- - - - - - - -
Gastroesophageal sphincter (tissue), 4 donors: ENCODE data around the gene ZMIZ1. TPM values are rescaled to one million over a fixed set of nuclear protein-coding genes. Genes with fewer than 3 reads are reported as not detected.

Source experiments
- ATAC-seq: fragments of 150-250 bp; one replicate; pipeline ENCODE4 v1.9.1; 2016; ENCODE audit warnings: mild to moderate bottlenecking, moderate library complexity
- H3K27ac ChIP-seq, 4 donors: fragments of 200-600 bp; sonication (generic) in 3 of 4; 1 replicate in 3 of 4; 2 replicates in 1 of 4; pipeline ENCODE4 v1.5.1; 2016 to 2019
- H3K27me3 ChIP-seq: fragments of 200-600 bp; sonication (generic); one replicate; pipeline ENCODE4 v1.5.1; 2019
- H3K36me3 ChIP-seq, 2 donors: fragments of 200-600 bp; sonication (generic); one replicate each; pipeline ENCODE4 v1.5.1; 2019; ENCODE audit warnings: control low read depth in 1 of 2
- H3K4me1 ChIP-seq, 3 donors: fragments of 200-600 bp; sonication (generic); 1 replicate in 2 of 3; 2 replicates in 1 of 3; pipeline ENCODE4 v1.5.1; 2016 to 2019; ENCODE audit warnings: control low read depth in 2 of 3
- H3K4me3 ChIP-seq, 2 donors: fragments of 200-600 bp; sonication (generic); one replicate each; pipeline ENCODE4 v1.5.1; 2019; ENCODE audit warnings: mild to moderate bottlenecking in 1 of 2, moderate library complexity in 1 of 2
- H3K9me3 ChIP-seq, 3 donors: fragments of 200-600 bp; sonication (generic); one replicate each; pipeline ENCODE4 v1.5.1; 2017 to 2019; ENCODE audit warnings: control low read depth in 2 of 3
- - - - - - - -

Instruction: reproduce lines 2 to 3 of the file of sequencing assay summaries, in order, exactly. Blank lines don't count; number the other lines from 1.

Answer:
Source experiments
- ATAC-seq: fragments of 150-250 bp; one replicate; pipeline ENCODE4 v1.9.1; 2016; ENCODE audit warnings: mild to moderate bottlenecking, moderate library complexity